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B.C. motorcyclist survives crash thanks to donated blood

Nathan Olson shares his O-negative blood type with the dozens of blood donors who helped save his life

Inspiration
September 3, 2020
Nathan Olson on crutches, after the motorcycle crash, near the beach.

In the blink of an eye, a father of five in Nanaimo, B.C. went from dedicated blood donor to patient in need. 

It was a crisp Easter Monday afternoon and Nathan Olson and his wife Jennifer Olson had taken their motorcycles out for a scenic ride along the coast. They were celebrating a job well done, having spent the morning cutting and sewing tube-style masks to help protect people in their community from COVID-19.  

“Driving a car for me is just a mode of transportation, but motorcycles have always been a pleasure,” says Nathan, 47. “The wind’s in your hair, and you’re experiencing more of the elements. I just enjoy it so much. It’s a passion.”  

Before that holiday Monday, Nathan says he’d never been in a collision. But that day, the couple was heading uphill through a construction zone when a motorist heading downhill turned left into Nathan at high speed. 

“It actually severed my leg on impact,” says Nathan.  

Nathan Olson, seen here before a motorcycle crash in April 2020.


Nathan Olson, seen here before a motorcycle crash in April 2020, owes his life to blood donors. 

Bystanders and blood donors help save a life 

Fortunately for Nathan, several motorists witnessed the collision and swung into action. One of them, a nurse, rushed to his side in the wooded area where he’d been thrown. A tow truck driver gave her his belt for a tourniquet.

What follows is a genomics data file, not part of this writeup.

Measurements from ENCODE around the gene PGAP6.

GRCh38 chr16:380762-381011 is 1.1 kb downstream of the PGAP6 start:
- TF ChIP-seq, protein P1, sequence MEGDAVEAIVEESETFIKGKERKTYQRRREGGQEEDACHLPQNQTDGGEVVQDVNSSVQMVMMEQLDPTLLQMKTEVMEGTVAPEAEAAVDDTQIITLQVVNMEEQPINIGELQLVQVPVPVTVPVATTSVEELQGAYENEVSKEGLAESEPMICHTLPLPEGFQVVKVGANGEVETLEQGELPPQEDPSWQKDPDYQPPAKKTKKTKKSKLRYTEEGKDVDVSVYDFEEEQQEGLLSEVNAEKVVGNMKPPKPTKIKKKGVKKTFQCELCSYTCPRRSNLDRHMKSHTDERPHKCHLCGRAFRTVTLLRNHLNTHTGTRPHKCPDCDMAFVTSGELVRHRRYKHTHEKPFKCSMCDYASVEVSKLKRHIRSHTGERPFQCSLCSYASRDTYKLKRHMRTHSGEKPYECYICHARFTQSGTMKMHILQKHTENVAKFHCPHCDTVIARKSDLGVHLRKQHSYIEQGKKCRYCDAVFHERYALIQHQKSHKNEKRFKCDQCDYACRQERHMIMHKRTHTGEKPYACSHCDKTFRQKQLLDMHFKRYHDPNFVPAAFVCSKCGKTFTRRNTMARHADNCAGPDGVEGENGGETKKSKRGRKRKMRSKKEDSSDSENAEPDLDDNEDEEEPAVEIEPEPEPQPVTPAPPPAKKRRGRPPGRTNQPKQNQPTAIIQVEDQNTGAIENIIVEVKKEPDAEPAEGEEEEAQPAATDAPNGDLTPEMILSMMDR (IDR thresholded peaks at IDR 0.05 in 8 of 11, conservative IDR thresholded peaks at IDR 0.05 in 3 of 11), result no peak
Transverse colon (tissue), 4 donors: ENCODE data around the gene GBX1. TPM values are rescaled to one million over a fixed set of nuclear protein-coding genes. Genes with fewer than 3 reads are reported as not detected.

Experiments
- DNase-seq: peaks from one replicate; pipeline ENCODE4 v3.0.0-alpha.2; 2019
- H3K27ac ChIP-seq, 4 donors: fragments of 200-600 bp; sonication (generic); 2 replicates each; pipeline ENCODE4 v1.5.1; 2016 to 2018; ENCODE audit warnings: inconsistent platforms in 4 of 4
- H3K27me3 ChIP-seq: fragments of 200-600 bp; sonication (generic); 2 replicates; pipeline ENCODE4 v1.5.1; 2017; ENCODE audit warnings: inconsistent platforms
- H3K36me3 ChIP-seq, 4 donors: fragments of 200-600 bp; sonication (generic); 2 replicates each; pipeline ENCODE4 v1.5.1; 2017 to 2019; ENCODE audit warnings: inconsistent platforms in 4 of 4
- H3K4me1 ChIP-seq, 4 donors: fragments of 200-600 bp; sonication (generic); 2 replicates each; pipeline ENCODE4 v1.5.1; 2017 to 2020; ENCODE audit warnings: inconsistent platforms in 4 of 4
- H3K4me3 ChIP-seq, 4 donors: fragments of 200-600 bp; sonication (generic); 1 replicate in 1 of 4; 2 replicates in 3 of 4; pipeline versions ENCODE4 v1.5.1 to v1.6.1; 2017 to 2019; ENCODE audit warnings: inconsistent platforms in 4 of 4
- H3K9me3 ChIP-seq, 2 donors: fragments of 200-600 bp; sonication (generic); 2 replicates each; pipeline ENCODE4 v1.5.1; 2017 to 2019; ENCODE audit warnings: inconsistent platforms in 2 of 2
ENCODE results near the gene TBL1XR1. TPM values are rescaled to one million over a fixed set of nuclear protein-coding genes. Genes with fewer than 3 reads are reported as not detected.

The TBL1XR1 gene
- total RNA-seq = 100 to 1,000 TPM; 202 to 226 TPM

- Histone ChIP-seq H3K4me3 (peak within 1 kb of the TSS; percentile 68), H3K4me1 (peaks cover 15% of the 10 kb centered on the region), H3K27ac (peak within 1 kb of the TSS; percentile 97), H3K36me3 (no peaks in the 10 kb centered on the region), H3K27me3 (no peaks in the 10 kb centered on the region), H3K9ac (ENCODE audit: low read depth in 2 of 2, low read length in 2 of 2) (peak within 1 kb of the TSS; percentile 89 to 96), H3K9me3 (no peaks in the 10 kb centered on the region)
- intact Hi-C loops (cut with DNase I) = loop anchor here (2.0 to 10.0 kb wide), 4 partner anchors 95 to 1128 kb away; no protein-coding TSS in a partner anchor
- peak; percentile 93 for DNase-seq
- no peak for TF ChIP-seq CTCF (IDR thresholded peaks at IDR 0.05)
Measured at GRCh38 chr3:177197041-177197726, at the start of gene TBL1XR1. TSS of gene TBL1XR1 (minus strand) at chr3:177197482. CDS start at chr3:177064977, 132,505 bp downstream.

Paramedics took Nathan to a hospital in Nanaimo; from there he was airlifted to Victoria for further treatment. He suffered several rib fractures, a punctured lung and kidney damage in addition to the loss of much of his left leg. 

Nathan Olson, seen here with his wife Jennifer Olson, on crutches posing together at the beach.


Nathan Olson, seen here with his wife Jennifer Olson, suffered major injuries including the loss of much of his left leg in a motorcycle crash in April 2020. 

He spent six weeks in the hospital recovering. But another number also stands out in Nathan’s mind: 42. That’s how many units of blood he needed to survive those devastating injuries. The number still amazes him, particularly when he thinks back on his own blood donations. 

“There might be 20 people in the room at a time, between those donating, and the people completing the questionnaires or waiting in line,” says Nathan, who estimates he has donated blood about two dozen times at Canadian Blood Services. “So 42 units would be double that number of people.”  

How can I donate blood? 

Am I eligible to donate blood? 

Nathan Olsan donating blood while holding up a sign before his motorcyle crash.


Before he was severely injured in a motorcycle crash, Nathan Olson donated blood regularly.